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Introduction to the DELPHI experiment

Selected experimental results

Figure 1. The Higgs candidate event in DELPHI. The dots are registered signals, and the lines are reconstructed tracks.

During the first three and a half years of running at LEP the main aim has been to study the Z0-particle. The Z0 shows up as a huge resonance in e+e- interactions. LEP has been varying its energy over the resonance in order to determine its parameters. The results of this energy scan is summarized in fig.2 which shows the cross section results of the process e+e--> Z0-> hadrons, and a theoretical fit to the data.

Figure 2. The Z0 peak in e+e- interactions as measured by DELPHI. The green line shows a theoretical prediction fron the Standard Model with three light neutrinos. The red and blue lines show the same with two and four neutrinos respectively.

The mass and total width of the Z0 obtained from this fit is:

From leptonic events one has got the following leptonic partial widths, which confirms the lepton universality hypothesis:

The invisible partial width is a very important measurement. It is determined to be:

This width can be translated into a measure of the number of existing light neutral fermions (i.e. neutrinos), and the number comes out to be:

The fact that this number is consistent with three, leaves no room for any more families of fermions than the three we already know of.

The results above are based on results from all four LEP collaborations.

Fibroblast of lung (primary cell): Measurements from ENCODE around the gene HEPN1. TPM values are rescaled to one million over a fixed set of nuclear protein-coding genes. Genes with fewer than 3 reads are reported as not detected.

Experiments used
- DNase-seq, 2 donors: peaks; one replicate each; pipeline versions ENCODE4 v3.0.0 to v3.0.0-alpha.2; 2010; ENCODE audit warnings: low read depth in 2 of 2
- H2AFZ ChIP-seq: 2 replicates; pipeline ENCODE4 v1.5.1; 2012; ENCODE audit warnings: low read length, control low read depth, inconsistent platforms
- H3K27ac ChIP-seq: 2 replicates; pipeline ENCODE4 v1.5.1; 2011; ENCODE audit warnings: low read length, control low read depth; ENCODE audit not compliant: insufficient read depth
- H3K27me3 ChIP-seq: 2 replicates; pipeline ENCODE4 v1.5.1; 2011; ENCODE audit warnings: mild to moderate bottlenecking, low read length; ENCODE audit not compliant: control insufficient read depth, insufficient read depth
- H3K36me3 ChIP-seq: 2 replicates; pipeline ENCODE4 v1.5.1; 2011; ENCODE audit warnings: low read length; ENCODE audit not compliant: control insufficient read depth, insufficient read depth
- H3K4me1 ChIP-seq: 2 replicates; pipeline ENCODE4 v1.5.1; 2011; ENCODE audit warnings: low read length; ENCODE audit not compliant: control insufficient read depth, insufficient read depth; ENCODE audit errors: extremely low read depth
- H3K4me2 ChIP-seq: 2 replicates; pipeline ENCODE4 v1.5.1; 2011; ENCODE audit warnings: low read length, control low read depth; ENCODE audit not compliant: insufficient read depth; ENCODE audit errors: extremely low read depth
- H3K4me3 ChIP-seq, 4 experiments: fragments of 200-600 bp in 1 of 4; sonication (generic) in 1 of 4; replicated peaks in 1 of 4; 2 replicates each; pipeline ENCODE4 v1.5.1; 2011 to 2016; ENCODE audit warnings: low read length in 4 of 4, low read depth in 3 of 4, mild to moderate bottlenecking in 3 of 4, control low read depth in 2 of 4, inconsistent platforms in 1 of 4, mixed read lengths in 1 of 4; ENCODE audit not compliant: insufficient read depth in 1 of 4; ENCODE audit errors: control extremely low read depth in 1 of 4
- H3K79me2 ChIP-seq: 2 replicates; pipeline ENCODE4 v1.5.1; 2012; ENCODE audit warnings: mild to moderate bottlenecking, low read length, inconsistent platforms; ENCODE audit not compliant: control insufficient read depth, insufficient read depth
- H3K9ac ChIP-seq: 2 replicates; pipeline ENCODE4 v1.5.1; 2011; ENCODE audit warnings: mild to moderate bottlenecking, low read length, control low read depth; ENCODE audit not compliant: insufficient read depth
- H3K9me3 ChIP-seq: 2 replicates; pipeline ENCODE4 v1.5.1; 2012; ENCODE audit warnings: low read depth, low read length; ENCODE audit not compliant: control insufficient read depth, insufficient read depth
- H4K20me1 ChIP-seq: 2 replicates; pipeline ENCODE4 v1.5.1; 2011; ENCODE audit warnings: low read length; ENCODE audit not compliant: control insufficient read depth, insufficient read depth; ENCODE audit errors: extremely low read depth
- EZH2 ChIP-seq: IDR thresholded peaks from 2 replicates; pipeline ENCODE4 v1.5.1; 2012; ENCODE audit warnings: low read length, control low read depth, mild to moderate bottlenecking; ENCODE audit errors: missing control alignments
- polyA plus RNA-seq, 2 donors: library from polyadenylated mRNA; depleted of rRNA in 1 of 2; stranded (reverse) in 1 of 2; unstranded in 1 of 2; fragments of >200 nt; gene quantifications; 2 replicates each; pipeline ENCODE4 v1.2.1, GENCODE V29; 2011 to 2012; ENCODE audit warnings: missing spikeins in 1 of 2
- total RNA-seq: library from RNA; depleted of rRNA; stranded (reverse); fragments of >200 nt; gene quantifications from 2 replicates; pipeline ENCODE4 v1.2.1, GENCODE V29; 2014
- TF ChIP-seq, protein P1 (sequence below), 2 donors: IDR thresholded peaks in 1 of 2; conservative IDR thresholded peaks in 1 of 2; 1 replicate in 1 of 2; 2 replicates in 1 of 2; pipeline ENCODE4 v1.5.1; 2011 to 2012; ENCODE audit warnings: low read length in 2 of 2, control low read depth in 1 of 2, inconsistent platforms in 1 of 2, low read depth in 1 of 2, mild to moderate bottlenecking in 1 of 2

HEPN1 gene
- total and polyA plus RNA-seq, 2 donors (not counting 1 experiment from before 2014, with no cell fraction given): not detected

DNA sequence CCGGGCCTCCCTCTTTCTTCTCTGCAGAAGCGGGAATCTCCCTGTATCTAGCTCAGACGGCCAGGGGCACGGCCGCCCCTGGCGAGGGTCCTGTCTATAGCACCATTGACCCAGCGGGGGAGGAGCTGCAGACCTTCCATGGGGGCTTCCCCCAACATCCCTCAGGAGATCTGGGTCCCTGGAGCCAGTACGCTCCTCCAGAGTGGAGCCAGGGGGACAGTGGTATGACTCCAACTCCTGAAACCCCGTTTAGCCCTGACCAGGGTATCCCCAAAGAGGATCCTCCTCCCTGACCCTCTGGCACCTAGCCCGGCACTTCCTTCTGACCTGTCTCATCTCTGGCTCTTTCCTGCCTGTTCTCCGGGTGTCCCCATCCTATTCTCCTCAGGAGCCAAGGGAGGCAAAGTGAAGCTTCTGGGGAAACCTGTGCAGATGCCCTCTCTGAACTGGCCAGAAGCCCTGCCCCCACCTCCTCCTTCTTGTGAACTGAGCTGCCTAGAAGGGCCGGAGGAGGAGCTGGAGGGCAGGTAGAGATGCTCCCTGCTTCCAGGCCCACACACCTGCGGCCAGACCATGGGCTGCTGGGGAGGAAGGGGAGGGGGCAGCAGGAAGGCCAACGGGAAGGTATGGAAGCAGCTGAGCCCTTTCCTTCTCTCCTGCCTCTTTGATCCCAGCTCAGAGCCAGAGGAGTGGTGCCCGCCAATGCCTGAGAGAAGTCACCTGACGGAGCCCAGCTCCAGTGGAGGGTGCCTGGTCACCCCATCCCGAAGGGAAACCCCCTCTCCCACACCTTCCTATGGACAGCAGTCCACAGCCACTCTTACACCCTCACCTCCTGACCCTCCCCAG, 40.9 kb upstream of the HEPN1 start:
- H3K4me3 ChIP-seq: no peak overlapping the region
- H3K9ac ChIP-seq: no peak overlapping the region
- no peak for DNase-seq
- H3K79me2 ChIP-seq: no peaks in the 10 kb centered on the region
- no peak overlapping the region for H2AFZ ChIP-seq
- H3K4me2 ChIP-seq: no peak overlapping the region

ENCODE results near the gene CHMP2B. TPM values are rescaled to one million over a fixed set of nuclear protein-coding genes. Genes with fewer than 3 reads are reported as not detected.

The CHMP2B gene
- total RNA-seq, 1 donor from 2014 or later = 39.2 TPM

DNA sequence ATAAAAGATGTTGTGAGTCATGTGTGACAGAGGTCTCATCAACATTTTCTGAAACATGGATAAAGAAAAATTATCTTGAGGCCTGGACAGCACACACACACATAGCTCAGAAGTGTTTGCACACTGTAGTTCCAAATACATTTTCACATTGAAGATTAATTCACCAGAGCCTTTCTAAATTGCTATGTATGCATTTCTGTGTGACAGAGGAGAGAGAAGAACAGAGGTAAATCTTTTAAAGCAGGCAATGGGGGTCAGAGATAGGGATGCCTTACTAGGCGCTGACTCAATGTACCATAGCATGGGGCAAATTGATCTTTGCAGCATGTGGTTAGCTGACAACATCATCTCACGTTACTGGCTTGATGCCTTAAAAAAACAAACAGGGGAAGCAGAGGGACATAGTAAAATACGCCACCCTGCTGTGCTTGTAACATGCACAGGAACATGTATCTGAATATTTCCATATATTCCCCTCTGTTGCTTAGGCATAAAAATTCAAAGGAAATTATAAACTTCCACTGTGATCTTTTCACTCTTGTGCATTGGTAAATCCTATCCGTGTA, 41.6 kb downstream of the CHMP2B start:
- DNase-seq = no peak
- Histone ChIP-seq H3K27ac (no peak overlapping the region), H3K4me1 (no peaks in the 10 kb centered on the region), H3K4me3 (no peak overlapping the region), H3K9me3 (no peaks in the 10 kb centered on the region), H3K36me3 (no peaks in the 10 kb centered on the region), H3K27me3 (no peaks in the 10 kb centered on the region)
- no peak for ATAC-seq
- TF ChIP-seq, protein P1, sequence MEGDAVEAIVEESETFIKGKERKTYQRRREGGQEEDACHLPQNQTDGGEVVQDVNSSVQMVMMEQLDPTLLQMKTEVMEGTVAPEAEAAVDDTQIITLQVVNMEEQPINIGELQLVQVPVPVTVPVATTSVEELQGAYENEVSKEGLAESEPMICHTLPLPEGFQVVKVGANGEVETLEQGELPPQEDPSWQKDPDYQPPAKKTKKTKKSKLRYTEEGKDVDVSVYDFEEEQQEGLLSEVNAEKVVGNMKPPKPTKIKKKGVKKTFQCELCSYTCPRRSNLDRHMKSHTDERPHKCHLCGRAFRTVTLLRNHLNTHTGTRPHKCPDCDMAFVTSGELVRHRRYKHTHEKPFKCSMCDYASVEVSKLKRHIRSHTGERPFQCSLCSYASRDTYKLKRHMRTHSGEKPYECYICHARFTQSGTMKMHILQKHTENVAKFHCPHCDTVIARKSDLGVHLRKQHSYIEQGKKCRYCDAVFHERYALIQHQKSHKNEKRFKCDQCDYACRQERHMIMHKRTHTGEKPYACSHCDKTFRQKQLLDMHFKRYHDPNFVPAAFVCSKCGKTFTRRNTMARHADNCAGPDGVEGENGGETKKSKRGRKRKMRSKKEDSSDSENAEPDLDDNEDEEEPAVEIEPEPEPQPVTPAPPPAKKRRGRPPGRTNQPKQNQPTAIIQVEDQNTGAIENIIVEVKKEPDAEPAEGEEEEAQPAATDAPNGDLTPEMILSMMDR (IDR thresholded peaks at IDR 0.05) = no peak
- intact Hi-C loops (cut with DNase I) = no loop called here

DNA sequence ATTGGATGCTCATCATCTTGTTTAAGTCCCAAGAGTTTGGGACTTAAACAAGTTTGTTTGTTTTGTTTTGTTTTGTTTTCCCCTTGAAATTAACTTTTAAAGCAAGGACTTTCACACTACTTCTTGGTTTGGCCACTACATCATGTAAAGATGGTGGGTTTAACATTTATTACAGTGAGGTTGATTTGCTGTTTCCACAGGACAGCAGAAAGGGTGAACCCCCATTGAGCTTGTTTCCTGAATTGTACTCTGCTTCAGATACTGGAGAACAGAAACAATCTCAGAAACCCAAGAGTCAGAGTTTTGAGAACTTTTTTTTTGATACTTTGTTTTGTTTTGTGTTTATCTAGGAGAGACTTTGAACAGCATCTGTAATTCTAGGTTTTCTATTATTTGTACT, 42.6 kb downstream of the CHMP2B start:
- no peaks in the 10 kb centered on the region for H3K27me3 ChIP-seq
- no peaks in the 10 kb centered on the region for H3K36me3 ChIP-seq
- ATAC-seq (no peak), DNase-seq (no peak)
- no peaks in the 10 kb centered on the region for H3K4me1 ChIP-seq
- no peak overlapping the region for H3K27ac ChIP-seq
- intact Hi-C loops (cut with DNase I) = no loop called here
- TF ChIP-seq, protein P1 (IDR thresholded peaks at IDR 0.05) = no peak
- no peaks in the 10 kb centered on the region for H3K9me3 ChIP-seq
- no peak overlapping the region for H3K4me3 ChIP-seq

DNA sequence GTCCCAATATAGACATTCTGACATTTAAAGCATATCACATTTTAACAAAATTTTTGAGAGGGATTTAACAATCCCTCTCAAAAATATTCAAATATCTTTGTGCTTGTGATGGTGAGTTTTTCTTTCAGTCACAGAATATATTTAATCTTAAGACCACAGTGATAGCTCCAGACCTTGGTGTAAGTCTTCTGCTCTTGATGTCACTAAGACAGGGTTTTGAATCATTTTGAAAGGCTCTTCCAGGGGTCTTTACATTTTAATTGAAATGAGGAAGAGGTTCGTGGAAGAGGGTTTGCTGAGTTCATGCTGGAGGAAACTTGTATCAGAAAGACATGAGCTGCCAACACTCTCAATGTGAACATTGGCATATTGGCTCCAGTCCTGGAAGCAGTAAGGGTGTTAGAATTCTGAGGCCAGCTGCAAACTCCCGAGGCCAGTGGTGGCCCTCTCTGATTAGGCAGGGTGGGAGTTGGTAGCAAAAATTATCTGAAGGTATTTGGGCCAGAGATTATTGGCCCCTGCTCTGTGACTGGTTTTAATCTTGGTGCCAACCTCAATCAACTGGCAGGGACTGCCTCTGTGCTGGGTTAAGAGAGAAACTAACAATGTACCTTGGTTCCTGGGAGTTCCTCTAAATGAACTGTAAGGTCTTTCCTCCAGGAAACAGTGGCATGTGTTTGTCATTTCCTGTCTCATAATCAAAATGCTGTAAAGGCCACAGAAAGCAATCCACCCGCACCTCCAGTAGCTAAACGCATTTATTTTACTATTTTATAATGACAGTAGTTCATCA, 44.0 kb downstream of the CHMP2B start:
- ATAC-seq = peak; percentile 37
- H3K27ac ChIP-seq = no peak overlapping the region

DELPHI has performed several independent measurements of the strong coupling. The results are:

From analysis of event shape distributions pf hadronic final states:

From scaling violations in fragmentation functions:

From Z0 line shape:

From ratio of hadronic to leptonic -decays:

From b-quark decays:

The fact that these results are consistent indicates that is unique, and independent of, for instance, quark-flavour. Other LEP-collaborations give similar results.

The top quark is too heavy to be seen directly at the energy available at LEP. The top quark was discovered at Fermilab, the mass is determined to be approximately 175 GeV. The searches for the remaining important ingredient of the Standard Model, i.e. the higgs-particles, both neutral and charged, have been negative. The same is true for searches for supersymetric particles.

Ulf Mjörnmark , Oxana Smirnova
1995, 1997

e+e- annihilation as seen by the
  DELPHI detector

e+e- annihilation as seen by the
  DELPHI detector

e+e- annihilation as seen by the
  DELPHI detector

©1997 Particle Physics, Lund University